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Friday, 1 December, 2000, 13:22 GMT
What is the Queen's speech?
Every session of Parliament begins with a royal address from the reigning monarch, setting out the government's legislative programme for the year ahead and the main principles guiding its plans.

This is commonly known as the Queen's speech. The royal address, outlining the government's intentions for the coming session, usually takes place in November.

This year, though, the large number of bills from the previous session have pushed it back until December, the latest for 100 years.

The Queen normally attends in person at the state opening and reads out the speech, which is written by the government, from the throne in the House of Lords.

However, not all of the government's programme is contained in the Queen's speech.

The budget, and its recent addition the pre-budget report, have also been increasingly used by this government to set out its strategy.

Wrangling for space

The decision over what to include in the Queen's speech is a politically crucial one, and the subject of months of political debate and wrangling inside the government.

The Queen makes her speech
Queen Elizabeth II delivering last year's speech
A cabinet committee - which includes the leaders of the Commons and Lords, the chief whip and chief law officiers - then decides on its content.

The limited parliamentary timetable - and the time it takes for large bills to pass through examination by committees in the Commons and Lords - usually means that not all desired measures can be included.

But delaying keynote measures can also create difficulties - as the government found out to its cost on transport policy, with legislation delayed for several years after a railways bill failed to reach the statute books in the l998-99.

This past year, the government attempted to make up for lost time by putting forward an unusually large number of bills - and found itself in difficulty in getting all of them through.

Hence the lengthier "spillover" session to deal with unfinished business after the summer recess, pushing the speech back to December.

In the coming year, the prospect of a spring general election in the spring may also force the government to curtail its ambitions.

On the other hand, a small legislative programme can be taken as a sign that a government has run out of steam.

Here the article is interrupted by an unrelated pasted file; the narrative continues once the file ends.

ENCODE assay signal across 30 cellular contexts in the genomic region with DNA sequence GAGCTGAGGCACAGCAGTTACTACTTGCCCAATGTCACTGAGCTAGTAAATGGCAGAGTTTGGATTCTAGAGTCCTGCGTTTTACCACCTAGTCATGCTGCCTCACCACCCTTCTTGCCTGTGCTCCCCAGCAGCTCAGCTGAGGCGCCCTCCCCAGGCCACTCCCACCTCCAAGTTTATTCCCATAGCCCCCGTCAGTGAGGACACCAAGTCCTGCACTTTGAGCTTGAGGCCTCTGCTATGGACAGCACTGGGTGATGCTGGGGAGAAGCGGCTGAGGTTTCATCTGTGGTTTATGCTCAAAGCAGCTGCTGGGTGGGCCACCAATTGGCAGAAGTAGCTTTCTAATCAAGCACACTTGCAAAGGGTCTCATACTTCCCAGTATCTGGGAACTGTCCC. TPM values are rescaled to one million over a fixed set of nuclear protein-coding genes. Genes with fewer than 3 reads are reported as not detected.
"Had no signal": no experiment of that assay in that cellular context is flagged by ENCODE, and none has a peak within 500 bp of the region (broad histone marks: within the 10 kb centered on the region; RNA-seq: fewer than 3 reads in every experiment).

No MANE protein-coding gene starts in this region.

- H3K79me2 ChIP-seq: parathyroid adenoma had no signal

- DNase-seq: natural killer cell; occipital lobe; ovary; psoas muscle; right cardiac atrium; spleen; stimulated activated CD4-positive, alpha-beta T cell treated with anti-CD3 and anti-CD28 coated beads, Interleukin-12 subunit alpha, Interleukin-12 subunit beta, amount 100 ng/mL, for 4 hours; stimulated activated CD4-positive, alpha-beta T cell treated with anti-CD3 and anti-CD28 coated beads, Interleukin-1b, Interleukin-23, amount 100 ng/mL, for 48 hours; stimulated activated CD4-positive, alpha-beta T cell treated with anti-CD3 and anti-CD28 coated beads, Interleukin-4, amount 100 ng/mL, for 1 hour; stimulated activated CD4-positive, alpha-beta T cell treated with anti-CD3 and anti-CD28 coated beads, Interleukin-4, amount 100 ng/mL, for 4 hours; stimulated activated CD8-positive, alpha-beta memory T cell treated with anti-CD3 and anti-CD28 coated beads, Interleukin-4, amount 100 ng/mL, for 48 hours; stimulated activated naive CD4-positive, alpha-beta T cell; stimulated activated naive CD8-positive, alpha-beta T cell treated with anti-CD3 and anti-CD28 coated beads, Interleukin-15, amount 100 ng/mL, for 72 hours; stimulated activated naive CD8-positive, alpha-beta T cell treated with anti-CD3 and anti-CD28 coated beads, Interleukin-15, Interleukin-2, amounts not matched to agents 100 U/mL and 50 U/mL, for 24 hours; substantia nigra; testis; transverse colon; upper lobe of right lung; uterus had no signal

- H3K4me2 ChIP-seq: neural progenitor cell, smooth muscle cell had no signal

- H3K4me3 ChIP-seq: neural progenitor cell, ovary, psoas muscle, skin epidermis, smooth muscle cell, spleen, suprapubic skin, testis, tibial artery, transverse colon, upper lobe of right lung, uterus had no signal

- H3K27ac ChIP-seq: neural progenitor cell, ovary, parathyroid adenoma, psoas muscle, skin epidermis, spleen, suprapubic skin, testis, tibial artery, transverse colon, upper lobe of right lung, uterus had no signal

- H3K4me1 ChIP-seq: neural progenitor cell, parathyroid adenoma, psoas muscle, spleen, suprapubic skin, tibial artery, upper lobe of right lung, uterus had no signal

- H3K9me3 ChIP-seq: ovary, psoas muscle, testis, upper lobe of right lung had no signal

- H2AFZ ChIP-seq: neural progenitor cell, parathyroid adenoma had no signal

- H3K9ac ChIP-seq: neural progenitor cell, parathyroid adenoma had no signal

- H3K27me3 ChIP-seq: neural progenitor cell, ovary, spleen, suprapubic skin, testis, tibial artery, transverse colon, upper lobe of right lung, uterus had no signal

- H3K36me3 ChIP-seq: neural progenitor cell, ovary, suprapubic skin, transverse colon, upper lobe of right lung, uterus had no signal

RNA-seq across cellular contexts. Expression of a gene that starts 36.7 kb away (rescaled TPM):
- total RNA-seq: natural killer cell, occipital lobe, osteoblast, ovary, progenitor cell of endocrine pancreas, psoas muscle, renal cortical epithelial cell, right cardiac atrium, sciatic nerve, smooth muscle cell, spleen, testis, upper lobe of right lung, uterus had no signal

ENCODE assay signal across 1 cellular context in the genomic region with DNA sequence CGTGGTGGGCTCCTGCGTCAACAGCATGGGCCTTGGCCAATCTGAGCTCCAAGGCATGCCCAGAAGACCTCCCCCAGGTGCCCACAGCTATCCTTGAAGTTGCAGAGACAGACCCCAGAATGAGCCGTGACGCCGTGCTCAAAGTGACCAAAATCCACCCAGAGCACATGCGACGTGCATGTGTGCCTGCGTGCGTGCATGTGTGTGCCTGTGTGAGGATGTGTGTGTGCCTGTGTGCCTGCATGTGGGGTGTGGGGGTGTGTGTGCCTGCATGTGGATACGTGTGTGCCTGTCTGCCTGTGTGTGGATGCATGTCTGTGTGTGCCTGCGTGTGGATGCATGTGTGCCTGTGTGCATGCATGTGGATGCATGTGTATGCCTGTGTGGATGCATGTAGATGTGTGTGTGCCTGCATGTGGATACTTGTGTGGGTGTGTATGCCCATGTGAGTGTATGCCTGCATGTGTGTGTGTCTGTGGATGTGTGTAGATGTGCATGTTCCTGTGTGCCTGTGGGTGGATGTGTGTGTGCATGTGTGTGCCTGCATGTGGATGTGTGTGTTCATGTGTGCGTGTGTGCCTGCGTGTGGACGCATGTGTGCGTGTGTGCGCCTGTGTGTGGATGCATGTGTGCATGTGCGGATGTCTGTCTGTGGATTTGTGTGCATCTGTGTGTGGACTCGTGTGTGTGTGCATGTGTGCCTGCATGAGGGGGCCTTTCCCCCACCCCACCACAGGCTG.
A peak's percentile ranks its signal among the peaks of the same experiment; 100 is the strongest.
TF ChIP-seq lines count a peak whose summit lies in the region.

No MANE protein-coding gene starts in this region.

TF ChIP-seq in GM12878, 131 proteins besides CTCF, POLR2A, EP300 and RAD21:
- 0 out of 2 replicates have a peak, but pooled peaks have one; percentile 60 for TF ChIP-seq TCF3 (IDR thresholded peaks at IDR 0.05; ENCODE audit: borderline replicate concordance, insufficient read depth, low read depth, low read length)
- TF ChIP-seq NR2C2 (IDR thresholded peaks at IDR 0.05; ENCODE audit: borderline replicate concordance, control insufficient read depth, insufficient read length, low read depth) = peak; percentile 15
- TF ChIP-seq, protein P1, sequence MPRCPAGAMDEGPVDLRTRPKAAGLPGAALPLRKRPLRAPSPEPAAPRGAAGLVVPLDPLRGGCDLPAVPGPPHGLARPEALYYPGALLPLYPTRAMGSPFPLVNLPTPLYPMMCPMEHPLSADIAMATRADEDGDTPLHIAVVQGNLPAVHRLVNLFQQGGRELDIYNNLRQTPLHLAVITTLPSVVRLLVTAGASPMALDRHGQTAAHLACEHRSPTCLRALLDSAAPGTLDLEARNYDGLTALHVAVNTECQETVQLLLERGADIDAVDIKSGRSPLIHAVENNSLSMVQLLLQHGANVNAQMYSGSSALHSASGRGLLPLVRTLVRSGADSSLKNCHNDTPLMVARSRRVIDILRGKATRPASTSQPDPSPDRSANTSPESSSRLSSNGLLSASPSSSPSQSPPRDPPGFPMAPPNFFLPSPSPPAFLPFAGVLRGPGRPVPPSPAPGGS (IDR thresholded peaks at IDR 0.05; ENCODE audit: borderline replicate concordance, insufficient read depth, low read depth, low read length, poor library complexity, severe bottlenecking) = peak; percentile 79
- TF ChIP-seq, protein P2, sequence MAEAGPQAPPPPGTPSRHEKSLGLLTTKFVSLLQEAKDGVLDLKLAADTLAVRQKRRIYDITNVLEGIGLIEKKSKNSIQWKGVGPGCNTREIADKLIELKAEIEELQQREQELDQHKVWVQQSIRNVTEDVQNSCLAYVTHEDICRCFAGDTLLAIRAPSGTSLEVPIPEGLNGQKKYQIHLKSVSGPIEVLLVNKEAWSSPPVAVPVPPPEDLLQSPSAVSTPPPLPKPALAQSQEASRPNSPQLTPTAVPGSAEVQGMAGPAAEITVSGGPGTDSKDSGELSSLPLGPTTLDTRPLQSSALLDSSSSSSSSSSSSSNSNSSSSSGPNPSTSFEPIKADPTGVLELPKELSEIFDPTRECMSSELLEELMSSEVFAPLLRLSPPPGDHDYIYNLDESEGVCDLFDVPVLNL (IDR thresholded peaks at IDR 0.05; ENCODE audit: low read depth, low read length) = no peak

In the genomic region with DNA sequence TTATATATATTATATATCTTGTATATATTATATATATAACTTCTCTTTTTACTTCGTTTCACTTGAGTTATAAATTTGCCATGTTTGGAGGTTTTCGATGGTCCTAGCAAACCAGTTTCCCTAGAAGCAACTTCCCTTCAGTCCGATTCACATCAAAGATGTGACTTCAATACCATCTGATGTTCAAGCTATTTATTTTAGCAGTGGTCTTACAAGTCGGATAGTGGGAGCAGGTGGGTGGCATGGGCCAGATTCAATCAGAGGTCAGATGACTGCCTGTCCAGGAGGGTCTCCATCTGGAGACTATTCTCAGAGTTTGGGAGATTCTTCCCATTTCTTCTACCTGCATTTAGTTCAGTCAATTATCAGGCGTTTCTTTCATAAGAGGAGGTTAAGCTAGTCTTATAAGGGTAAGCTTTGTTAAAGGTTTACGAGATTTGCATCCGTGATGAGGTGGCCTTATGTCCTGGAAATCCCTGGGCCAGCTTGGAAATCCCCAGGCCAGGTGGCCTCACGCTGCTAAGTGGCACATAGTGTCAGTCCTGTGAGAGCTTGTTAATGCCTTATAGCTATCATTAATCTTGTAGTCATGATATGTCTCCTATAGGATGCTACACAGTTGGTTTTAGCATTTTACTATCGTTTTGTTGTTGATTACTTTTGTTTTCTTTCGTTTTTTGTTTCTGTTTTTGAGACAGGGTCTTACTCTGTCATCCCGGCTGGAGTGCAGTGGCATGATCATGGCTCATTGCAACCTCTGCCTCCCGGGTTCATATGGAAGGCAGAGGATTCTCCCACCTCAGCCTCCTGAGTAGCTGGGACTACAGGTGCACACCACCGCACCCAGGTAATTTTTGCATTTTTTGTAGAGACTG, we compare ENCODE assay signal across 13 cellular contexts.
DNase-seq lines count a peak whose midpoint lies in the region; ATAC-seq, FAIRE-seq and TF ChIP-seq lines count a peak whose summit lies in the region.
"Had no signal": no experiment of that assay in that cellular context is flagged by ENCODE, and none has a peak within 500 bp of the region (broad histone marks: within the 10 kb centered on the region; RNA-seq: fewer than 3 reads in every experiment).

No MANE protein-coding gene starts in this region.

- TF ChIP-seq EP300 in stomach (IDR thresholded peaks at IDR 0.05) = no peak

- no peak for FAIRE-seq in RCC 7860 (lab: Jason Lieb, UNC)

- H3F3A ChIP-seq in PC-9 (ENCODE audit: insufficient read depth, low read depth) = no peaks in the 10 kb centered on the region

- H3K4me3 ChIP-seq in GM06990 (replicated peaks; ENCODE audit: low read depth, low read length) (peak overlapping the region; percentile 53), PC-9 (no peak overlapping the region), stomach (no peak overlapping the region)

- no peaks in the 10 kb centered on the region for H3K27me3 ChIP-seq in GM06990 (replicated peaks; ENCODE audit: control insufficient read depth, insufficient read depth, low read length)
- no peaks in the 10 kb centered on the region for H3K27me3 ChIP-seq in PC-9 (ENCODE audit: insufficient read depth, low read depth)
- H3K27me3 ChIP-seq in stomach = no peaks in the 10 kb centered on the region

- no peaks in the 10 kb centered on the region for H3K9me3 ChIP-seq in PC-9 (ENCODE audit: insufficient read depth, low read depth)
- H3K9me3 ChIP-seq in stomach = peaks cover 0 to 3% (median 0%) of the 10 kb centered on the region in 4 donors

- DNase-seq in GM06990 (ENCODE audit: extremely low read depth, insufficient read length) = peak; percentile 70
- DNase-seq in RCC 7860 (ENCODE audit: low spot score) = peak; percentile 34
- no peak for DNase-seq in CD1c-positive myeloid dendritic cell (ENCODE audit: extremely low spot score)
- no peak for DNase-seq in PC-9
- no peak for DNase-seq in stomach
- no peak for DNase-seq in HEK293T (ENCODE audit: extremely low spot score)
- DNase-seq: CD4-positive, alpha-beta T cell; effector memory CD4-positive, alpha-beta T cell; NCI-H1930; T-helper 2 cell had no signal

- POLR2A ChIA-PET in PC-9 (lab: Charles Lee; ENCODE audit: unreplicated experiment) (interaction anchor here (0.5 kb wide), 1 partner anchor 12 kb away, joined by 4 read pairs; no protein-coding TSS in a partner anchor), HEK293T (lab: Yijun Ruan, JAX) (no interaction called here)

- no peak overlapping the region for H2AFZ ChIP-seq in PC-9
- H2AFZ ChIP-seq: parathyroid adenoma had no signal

What can go wrong?

Although the government controls the Parliamentary timetable through its majority in the House of Commons, several factors can derail or change its plans.

First of all, the House of Lords - whether or not it has a government majority - can reject government bills, sending them back for review to the House of Commons.

Although the government can reverse the Lords decisions, the time it takes to do this can slow down progress on other parts of its programme.

In addition, the opposition can seek to delay measures, a tactic which can be particularly effective when the government has a small and unstable majority and is unable to use its "guillotine" to cut off further debate.

Thirdly, the government might agree to add extra bills - including those proposed by private members who come high on an annual ballot each year - to its own programme.

Legislation to ban or regulate fox hunting is one such recent example, while in the past other important measures, such as the Homeless Persons Act, have originated as private members' bills.

And the government itself decided to add a bill aimed at tackling football hooliganism this year which was not foreshadowed in the last Queen's speech.

Eight private members' bills became law in the last session of Parliament.

Such moves can put further strain on the parliamentary timetable - or in the case of football hooliganism, result in the House sitting longer than originally planned.

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The Queen's speech, May 14, 1997 (13'07")

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15 Oct 98 | R-S

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